We round out the year in X-aminations with a pair of issues from each series, a pair of limited series intended to capitalize on the X-Men's growing sales success, and, appropriately enough for the day after Christmas, a twelve issue series involving most of the Marvel Universe's biggest characters created to support a toy line.
December 5th: Uncanny X-Men #179
December 6th: Magik #1-4
December 12th: X-Men and the Micronauts #1-4
December 13th: New Mutants #14
December 19th: Uncanny X-Men #180
December 20th: New Mutants #15
December 26th: Marvel Super-Heroes Secret Wars #1-12
(depending on how my schedule shakes out, this may get pushed to the 27th, or split into two posts, with the second half on the 27th. We'll just have to play that by ear).
Also, in the interest of continuing to share cool new (to me) X-Men related blogs with you, I've added a few new sites to the blog roll.
Both Abigail Brady's X-Marathon and SpaceSquid's Year X blogs are in the midst of performing a similar issue-by-issue analysis of the X-Men universe (with SpaceSquid in particular tossing out Marvel time and attempting to attach a specific day and date to the events of each issue), something I learned when they both popped up in the comments of my post on New Mutants #9, the point at which our three blogs coincidentally coalesced to cover the same issue at the same time. Their coverage of issues has since moved past my X-aminations, thanks in part to a wider range of titles covered and Abigail's darn-near-draconian daily posting schedule, but I'm currently working through their archives and enjoying their takes on the material.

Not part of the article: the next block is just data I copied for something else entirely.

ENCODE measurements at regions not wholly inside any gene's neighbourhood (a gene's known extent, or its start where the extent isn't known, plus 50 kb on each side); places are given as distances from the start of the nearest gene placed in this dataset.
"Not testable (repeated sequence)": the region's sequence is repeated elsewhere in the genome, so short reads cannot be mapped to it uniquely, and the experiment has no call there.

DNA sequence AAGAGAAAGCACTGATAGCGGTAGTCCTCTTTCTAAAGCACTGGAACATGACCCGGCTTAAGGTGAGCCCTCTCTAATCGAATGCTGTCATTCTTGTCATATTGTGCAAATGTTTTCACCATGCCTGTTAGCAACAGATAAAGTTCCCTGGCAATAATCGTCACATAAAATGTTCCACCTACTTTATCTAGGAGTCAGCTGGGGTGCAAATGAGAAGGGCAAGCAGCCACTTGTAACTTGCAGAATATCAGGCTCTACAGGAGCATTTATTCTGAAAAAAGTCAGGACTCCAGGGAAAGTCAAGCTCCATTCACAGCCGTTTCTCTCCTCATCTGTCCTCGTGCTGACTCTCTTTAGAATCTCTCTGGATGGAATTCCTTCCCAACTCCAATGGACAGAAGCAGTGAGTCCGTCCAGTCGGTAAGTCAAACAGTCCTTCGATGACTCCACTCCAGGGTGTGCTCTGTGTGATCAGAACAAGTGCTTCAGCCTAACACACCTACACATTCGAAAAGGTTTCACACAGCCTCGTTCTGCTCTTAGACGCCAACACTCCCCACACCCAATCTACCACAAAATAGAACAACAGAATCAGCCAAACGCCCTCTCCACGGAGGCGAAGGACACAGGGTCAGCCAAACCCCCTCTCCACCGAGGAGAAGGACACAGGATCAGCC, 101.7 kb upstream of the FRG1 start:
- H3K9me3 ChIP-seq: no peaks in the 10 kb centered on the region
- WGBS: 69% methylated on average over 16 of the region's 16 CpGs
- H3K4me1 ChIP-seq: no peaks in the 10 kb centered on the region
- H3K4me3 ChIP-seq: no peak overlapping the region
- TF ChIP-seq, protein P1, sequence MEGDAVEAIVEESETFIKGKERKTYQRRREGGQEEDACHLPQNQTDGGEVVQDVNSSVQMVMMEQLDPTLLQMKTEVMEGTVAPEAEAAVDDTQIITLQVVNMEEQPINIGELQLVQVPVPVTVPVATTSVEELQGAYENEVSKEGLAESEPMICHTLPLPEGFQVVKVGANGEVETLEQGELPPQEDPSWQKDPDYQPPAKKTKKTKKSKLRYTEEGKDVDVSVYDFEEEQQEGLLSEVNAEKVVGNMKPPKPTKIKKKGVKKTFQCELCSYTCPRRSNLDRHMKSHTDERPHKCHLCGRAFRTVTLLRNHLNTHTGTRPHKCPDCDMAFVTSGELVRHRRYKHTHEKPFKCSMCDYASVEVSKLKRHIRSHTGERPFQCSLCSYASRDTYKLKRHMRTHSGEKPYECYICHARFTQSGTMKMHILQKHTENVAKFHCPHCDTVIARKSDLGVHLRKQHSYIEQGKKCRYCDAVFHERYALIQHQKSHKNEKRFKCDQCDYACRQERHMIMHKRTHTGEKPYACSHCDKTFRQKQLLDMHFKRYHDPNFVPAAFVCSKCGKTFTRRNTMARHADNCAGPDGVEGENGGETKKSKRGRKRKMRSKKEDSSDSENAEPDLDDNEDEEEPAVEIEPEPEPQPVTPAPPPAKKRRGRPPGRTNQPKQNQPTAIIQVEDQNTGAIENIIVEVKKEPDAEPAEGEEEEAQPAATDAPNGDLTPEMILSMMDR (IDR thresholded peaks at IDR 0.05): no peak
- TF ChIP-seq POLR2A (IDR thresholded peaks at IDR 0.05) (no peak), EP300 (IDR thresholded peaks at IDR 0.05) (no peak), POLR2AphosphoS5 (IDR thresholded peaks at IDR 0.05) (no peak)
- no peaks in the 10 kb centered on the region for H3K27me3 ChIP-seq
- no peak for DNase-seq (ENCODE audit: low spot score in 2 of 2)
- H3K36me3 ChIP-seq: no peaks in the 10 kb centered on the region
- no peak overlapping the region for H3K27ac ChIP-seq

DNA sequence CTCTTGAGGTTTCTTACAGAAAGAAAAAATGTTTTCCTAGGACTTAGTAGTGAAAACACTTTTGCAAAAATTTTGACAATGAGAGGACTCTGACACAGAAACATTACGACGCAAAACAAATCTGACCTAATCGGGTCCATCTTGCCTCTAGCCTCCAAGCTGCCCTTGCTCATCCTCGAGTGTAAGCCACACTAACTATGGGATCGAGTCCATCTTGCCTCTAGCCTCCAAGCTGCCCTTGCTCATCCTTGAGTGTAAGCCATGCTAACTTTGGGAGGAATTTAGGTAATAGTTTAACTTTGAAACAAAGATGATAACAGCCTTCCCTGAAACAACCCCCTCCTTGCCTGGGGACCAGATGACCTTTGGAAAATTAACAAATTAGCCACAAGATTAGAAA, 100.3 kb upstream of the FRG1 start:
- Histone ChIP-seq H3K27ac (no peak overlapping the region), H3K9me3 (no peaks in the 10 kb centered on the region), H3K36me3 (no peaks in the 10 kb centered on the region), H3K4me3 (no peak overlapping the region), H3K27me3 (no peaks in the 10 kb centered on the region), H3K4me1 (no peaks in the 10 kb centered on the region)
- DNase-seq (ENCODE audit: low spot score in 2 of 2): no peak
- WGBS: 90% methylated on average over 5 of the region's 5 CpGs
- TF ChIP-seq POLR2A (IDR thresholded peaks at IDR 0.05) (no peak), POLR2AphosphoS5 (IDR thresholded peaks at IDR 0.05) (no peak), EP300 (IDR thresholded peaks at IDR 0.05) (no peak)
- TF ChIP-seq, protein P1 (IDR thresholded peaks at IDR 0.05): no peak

If you only have time for one X-Men-related blog, I'd certainly prefer you stick around here, but if you have the time and inclination for more, I recommend giving both X-Marathon and Year X a look.
I was also recently directed, thanks to a post on Comics Should Be Good, to the Chris Claremont: Mindcontrol Central blog, an examination of one of Claremont's seemingly favorite and most prevalent Claremontisms, the use of mind control in his stories. I haven't had a chance to plumb the archives much yet, but it's definitely worth a look.
Finally, in non-X-Men related blogs, for anyone out there who is, like me and Dr. Bitz, fans of Billy Superstar's enormously funny reviews of every episode of Full House, the delightfully-monikered Rambo Homer McFly is in the midst of a similarly-snarky episode-by episode review of Family Matters, another one-time TGIF staple and the show which "gifted" Steve Urkel to pop culture. Check it out!